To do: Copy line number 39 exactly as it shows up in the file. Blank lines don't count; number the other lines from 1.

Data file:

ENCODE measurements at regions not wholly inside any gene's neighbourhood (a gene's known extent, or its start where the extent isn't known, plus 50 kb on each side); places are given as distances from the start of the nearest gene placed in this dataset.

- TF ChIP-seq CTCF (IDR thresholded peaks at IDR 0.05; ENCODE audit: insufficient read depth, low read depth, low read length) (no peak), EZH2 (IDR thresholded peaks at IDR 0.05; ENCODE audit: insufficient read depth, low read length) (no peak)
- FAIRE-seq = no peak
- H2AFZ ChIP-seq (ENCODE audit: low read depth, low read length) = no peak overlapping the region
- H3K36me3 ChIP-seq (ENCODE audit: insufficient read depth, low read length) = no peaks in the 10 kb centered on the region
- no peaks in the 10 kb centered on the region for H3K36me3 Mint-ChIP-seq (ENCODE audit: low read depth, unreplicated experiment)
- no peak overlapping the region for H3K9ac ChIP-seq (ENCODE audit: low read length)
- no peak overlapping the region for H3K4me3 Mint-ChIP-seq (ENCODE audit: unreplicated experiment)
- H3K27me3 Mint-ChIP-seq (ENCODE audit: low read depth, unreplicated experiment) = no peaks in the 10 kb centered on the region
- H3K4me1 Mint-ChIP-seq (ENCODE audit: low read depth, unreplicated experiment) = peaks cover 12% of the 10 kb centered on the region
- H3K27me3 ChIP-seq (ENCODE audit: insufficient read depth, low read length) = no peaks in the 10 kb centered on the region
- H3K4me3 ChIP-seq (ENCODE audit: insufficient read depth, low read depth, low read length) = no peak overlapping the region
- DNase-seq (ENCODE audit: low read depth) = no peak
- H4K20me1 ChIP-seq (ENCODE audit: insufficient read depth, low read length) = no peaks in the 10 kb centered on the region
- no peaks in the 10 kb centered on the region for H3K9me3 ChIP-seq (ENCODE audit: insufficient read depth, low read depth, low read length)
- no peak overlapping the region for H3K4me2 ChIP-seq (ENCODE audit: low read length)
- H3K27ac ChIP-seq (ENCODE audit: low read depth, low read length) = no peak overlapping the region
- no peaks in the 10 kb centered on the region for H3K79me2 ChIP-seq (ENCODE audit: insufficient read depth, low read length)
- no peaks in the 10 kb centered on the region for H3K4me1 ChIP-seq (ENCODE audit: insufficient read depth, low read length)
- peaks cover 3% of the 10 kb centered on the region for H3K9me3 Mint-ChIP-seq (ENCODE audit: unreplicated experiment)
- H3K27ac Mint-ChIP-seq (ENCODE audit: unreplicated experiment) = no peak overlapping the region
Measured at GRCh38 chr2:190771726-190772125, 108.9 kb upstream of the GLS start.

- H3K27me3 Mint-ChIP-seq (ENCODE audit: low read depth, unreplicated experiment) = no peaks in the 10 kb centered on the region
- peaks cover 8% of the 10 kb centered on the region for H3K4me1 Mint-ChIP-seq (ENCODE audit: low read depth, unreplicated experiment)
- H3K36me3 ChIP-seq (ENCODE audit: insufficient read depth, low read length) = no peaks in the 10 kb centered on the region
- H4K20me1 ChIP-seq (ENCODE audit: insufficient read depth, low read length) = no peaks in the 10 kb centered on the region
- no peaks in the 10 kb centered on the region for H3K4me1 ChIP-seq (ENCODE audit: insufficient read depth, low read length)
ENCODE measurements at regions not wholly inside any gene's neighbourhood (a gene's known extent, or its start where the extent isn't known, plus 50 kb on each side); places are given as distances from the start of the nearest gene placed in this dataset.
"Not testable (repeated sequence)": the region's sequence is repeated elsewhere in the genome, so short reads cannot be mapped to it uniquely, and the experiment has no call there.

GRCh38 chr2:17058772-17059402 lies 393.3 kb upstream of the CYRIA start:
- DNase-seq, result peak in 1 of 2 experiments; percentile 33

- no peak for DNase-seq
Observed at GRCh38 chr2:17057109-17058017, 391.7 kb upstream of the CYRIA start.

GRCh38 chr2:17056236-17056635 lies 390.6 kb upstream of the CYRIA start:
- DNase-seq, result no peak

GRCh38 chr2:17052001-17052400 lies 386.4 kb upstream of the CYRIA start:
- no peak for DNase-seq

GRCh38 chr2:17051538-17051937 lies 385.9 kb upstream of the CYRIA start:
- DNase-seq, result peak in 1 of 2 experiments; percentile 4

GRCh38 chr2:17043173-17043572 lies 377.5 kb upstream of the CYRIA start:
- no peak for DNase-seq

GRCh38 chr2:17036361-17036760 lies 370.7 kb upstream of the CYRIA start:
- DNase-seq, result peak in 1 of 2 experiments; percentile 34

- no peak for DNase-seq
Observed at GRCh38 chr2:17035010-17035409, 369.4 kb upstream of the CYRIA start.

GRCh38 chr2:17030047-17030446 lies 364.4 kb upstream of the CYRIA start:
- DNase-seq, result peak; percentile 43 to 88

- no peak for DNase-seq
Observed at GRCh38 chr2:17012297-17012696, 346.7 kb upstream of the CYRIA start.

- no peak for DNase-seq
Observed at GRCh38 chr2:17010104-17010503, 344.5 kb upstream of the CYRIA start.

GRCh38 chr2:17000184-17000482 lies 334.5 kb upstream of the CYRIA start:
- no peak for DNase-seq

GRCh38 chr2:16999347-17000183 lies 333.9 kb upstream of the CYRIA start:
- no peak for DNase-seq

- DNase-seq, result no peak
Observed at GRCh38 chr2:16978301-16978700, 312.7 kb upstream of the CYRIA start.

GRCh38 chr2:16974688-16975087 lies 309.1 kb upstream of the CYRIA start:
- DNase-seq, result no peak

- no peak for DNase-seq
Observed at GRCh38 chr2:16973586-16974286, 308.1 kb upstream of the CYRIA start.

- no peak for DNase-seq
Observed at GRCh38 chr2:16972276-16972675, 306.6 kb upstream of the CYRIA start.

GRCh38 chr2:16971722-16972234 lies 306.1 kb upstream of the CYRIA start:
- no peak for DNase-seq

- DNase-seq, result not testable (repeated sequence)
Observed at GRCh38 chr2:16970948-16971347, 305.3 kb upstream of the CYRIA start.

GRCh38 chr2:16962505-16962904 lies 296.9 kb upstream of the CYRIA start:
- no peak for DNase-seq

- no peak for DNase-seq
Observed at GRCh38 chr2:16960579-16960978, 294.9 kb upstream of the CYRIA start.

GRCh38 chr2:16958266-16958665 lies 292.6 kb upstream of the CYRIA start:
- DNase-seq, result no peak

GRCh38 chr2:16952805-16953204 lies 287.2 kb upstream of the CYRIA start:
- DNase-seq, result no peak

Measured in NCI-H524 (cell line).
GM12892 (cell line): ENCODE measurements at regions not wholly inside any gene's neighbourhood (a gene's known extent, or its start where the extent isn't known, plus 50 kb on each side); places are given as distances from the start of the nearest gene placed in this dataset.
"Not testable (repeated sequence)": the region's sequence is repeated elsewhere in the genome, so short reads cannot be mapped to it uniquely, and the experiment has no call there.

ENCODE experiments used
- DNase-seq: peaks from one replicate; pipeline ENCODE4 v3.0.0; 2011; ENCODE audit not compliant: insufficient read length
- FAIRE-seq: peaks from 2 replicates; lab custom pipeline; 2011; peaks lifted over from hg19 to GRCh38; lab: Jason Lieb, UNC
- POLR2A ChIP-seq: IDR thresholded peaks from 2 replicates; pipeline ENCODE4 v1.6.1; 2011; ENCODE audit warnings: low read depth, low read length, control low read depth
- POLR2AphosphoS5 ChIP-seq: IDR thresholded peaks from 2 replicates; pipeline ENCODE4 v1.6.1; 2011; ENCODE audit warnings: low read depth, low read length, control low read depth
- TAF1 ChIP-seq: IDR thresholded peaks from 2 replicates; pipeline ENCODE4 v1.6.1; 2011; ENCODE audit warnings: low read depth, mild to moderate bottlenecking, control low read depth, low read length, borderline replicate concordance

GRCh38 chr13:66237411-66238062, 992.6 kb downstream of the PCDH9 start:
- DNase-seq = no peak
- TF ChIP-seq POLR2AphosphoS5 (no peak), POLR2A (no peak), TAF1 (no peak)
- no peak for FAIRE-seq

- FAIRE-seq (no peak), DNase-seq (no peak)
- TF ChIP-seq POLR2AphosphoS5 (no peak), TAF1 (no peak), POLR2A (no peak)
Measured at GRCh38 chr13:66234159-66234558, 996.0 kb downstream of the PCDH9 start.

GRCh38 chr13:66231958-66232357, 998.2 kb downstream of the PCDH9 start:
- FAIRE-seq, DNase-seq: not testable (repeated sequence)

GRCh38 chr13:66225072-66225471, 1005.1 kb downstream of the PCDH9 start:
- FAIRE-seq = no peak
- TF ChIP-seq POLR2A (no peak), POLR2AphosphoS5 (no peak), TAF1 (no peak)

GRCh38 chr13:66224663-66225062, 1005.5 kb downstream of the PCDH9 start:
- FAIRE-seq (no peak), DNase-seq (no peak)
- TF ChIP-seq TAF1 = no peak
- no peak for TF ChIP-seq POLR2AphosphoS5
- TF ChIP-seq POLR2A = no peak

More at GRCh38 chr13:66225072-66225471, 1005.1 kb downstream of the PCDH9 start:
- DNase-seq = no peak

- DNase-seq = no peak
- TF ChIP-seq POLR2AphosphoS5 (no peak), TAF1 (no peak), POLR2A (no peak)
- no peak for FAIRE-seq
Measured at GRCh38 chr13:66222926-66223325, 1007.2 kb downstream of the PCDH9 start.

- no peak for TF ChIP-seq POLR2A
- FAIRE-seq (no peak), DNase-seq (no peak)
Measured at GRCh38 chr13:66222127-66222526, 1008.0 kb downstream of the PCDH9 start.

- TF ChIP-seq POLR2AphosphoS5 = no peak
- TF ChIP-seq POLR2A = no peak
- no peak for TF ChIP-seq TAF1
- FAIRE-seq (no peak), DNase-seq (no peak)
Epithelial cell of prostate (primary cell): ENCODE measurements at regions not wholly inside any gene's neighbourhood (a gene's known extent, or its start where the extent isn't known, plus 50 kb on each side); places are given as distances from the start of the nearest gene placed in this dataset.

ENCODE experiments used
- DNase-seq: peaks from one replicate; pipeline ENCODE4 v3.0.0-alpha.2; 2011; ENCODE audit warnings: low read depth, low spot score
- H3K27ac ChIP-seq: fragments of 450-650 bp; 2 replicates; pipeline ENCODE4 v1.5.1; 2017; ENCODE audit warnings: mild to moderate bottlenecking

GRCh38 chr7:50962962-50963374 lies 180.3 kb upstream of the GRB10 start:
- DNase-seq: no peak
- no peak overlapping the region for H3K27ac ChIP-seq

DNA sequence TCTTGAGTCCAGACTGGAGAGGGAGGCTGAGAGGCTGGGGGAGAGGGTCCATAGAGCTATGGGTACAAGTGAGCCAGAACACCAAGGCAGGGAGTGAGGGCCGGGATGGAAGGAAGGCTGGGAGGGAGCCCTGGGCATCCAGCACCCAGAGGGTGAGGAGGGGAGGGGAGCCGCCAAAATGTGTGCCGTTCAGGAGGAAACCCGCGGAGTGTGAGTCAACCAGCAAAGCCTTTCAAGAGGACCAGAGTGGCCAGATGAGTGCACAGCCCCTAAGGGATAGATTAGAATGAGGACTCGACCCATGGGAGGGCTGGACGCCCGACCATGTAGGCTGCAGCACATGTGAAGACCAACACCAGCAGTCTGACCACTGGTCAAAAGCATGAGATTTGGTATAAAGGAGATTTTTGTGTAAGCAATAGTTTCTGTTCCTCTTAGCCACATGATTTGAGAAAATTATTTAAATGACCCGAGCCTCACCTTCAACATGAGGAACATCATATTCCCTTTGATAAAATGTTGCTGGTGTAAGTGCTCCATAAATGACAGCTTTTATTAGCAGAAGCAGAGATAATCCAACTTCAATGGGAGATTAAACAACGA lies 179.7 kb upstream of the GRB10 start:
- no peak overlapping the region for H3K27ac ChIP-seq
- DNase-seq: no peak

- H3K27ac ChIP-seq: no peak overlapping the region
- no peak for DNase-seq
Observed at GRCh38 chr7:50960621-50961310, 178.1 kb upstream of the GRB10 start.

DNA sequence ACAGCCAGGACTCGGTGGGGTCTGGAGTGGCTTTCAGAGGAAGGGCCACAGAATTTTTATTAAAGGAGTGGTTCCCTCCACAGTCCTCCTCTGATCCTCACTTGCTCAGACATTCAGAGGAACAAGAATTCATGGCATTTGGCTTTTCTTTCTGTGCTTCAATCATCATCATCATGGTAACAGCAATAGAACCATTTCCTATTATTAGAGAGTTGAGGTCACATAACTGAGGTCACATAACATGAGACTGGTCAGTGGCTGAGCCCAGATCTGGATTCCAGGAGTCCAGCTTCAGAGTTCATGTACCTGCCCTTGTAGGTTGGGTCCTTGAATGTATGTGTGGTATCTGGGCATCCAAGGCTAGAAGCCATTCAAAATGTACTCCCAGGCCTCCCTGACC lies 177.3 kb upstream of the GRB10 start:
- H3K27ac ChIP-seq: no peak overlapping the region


- DNase-seq, result peak in 1 of 2 experiments; percentile 4